Though the trend is nothing new, as employees have been bringing in and using consumer-based technology for years, companies continue to struggle with the challenges posed by IT consumerization.
The research firm's latest poll of 2,600 information workers and 550 IT administrators in nine countries found that employee-owned technology account for 40.7 percent of the devices in use at the average company. That includes PCs, smartphones and tablets that employees use to access corporate data and the company network.
"Enterprises think they are in control of these devices, but in fact they are in control of only a small part of their infrastructure, with a significant number of employees going off the grid in acquiring and using their own devices," IDC concluded.
Last year, just 30.7 percent of the devices in use at companies were purchased by employees. Perhaps tablets, which moved into the mainstream this year, are to blame, as 10 percent of respondents said they use a personally owned device at work in 2010.
To deal with the issue, IDC advised companies to begin work on supporting employees' devices. That way they won't be used without the knowledge of the IT department.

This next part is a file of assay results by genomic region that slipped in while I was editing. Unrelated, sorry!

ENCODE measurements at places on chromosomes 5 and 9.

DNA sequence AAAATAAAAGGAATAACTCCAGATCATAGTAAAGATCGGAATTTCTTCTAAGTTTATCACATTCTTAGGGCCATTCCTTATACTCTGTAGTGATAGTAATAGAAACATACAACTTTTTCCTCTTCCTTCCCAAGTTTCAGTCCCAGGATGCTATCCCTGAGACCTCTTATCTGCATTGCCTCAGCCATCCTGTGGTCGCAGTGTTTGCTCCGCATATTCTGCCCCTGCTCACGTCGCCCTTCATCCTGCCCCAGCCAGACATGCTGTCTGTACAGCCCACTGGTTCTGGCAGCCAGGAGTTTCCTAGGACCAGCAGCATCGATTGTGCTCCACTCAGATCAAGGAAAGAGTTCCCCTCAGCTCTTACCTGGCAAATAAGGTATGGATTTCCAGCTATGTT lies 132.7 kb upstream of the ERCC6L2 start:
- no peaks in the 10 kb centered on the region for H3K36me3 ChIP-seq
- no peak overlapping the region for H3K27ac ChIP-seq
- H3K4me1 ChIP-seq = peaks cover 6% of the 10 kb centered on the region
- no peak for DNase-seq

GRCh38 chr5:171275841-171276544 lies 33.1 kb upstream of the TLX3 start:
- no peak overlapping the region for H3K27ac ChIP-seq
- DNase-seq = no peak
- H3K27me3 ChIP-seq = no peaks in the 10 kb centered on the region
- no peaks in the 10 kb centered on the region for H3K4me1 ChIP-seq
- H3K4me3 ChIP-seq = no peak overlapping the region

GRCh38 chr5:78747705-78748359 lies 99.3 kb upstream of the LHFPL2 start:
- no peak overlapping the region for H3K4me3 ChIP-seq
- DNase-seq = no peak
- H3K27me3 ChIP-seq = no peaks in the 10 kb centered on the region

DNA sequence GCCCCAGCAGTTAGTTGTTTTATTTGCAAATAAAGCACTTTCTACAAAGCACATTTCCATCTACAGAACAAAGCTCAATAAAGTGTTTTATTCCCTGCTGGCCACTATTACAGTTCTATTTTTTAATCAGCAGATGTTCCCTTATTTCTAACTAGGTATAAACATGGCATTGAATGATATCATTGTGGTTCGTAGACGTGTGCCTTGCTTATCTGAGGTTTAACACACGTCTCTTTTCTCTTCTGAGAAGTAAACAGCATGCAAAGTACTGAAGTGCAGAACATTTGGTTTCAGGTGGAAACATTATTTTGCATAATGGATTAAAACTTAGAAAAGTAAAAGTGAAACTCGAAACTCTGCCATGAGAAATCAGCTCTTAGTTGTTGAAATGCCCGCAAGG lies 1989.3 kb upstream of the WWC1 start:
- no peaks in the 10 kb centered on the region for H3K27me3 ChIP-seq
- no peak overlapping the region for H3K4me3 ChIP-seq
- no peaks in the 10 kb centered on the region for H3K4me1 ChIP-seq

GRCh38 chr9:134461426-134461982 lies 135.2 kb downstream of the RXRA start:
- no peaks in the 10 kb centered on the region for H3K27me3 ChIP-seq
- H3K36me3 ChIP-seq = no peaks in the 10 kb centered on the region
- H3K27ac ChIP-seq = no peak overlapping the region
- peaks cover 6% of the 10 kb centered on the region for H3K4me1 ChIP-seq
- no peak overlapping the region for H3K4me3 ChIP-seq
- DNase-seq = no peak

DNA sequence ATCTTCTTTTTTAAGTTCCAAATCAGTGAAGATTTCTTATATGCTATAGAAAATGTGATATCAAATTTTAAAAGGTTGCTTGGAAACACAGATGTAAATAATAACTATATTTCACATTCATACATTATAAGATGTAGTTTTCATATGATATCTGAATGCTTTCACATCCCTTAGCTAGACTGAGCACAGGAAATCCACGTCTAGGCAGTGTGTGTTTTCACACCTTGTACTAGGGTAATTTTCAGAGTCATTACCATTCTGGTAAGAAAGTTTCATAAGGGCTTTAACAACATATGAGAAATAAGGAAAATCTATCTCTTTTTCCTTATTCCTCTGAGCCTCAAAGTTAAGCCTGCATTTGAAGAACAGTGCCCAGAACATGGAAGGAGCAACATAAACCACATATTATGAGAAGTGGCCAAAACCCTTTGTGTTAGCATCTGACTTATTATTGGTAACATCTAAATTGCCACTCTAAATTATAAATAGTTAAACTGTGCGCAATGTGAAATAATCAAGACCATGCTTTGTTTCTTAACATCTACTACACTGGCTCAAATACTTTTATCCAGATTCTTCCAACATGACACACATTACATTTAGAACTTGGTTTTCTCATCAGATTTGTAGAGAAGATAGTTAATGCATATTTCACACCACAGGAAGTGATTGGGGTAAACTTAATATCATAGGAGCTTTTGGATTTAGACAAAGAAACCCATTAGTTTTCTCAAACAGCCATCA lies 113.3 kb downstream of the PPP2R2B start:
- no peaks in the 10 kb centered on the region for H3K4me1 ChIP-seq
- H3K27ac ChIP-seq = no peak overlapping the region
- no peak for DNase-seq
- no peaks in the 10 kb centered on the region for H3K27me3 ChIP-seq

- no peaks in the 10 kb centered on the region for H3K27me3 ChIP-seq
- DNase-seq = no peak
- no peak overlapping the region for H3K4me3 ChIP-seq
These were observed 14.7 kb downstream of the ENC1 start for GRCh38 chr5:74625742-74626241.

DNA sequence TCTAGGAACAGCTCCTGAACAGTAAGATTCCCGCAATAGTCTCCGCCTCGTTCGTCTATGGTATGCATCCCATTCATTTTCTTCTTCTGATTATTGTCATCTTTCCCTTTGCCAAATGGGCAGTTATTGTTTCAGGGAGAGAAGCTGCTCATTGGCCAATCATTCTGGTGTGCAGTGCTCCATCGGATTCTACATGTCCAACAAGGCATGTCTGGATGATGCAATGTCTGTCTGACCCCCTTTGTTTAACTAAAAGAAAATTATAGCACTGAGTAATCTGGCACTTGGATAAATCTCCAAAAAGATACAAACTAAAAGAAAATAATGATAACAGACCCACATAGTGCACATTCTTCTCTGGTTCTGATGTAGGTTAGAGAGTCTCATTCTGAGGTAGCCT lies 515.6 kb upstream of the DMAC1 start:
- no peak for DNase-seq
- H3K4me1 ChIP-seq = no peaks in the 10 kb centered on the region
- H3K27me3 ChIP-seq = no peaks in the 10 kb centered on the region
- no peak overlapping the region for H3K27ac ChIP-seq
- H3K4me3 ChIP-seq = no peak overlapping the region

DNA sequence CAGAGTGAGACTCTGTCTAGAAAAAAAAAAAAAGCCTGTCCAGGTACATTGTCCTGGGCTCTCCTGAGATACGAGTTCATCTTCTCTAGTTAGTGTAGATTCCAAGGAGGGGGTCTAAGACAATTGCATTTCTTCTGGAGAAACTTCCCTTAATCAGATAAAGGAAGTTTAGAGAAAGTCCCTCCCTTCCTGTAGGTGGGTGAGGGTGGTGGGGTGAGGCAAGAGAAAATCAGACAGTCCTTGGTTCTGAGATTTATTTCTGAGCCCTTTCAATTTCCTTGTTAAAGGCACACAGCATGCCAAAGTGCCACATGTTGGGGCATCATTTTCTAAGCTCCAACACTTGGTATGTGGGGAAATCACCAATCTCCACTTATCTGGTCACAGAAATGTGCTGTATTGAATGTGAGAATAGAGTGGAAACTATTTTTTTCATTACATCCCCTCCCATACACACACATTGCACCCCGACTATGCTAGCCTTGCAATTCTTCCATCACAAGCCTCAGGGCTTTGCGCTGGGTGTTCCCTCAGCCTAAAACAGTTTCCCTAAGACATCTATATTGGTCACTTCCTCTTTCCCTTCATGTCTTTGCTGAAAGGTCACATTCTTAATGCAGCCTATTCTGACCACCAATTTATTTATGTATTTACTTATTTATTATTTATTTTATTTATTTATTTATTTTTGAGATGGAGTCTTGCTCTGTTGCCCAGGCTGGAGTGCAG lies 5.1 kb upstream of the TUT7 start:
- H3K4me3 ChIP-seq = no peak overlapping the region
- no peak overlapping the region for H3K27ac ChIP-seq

"If IT were at least supporting these devices, it would have a fighting chance at getting the security and management issues right." according to IDC.
Mobility is a major player in the consumerization trend. According to the report, 34 percent of IT managers polled said staff were using smartphones, while 69 percent of information workers said they accessed business apps through a device, whether personally or corporate owned.
This report was released not long after IDC published a whitepaper on IT consumerization. The trend, according to the report, must be managed properly because consumer-based technology can be both a gift of productivity and a curse of security vulnerability for companies.